I clutched a plush teddy bear in one hand and a pendulum in the other. Holding my forearm horizontal to the butcher block table’s surface, as still as possible, I whispered, “Is Joey in Hemlock Hollow?”
The golden pointer swung horizontally. Yes.
“Is he safe?” I asked, even though I knew the answer. My son and I had a connection. I might not be able to locate him exactly, which was why I was using this piece of junk pendulum, but as sure as my heart beat in my chest, I knew he was out there.
The pendulum gave another positive response.
I dropped it to the table and squeezed between a four-poster bed and its matching bureau to start the journey across my antique store to where I kept the maps. Mama would kill me if she saw the place now. For twenty years, she had kept Frantiques in perfect, pristine order — dressers and beds along the walls, straight rows between tables. My method was a bit more, let’s just say, organic. I was regretting that now as every item that came between me and the maps delayed my reunion with Joey.
It had been four weeks, three days, two hours, and twenty-nine minutes since my husband had taken my son from me. My sweet little boy with a head full of curls and a heart full of laughter. I could see him in my mind’s eye clear as if it had only been the previous day, giggling as he leaned precariously to the side, like a mini Tower of Pisa, thrilled that he was walking.
But that hadn’t happened yesterday. That was years ago. My boy was four, nearly ready for kindergarten, and no doubt growing and changing with each passing day. Each second hurt. It was too long for a boy to go without his Mama.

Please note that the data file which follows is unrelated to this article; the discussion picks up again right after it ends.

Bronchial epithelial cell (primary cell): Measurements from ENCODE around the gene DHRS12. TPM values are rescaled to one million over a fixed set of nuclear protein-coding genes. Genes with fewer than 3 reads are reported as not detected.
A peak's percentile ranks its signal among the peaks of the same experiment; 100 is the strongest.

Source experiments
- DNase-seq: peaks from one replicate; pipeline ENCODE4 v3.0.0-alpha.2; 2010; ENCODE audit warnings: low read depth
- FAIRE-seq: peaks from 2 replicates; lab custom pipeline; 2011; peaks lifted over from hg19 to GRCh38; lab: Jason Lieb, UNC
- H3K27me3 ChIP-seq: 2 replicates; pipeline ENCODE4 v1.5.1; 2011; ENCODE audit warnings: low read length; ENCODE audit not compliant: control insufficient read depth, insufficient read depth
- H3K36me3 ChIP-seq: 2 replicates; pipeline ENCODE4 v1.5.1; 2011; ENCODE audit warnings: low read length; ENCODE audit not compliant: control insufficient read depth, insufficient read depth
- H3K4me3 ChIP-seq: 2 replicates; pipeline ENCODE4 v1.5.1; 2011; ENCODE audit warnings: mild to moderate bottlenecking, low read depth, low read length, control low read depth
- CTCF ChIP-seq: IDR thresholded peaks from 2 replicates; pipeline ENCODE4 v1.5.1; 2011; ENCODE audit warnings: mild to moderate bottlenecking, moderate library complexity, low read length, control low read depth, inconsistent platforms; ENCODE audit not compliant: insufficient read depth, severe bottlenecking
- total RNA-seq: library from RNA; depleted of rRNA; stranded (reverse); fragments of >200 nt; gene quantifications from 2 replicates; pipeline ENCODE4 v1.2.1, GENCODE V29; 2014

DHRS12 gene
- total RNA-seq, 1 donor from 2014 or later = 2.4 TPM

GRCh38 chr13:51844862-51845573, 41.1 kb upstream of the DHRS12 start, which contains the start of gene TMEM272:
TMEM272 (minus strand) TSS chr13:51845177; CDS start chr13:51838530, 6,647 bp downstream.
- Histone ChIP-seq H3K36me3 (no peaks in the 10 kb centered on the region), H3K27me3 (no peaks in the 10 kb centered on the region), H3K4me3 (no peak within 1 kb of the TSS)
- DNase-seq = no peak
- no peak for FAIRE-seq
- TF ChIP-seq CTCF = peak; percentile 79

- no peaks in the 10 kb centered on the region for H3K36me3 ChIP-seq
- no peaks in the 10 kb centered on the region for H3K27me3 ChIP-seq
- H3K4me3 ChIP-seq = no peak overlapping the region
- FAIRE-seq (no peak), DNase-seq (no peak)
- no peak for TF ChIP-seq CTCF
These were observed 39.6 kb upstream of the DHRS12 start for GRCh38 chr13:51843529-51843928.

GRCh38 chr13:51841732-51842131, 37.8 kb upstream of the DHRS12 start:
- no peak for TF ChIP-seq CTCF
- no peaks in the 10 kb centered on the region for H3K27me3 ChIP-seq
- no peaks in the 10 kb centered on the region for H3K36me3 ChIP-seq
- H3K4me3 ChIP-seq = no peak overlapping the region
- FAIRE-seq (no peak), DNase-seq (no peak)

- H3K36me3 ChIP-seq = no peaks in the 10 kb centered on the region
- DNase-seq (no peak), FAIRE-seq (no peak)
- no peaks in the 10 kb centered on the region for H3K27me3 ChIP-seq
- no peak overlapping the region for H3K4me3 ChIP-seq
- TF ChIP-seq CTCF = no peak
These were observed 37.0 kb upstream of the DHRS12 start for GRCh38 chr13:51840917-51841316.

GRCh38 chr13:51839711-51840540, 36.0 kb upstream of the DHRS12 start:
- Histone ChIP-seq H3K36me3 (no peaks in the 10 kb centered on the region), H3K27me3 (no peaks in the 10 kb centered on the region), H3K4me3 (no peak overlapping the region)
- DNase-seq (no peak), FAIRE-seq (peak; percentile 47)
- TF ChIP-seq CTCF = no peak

I finally reached the eighteenth century wooden water bucket filled with rolled maps of Hemlock Hollow. Shuffling through them, I found the most recent and brought it back to the table. I spread the map flat, grabbing four old vases to hold down the corners.
I positioned the pendulum over the map. “Where is he?” I choked out. “Where is my son, Joey Reynolds?”
The pendulum sat impossibly still for a moment, then started to twist back and forth. I let it roam over the surface of the map, concentrating on feeling any little tug or pull in a specific direction. But it remained in one place, twisting, twisting.
The map was from the early nineteen twenties, but the town hadn’t changed much. Deep in the Catskill Mountains, nestled between Hemlock Mountain and the New York State Thruway, it didn’t have room to expand. But even if it did, it wouldn’t have. This was the kind of town where people fought very hard to keep things the way they were.
I should know. I fell into the group of people that were “fine” but “not our kind of people, if you know what I mean.” Somehow, I was the exception to the rule. But I couldn’t claim credit. I stood on the shoulders of my Mama, who fought hard to open Frantiques. All I had to do was stay in town and not bother anyone. So far, I’d done both.
With a sharp tug, the pendulum jerked left. I clutched the clasp at the top of the chain to keep hold of it. Now we were getting somewhere. It ripped to the right, dragging my arm across the map, then back to the left. Then it shot toward me, like it was a stray dog dragging its owner — my arm — on a leash. On the next tug, it pulled so hard that the cyclone pendulum detached itself from its chain and fell to the table with a dull thud.
“Darn it,” I said, picking up the pieces. Livid, I pulled my cell phone from my pocket and dialed Liora’s number. She was supposed to be one of my best friends, but just then she was teetering on the edge of enemy territory.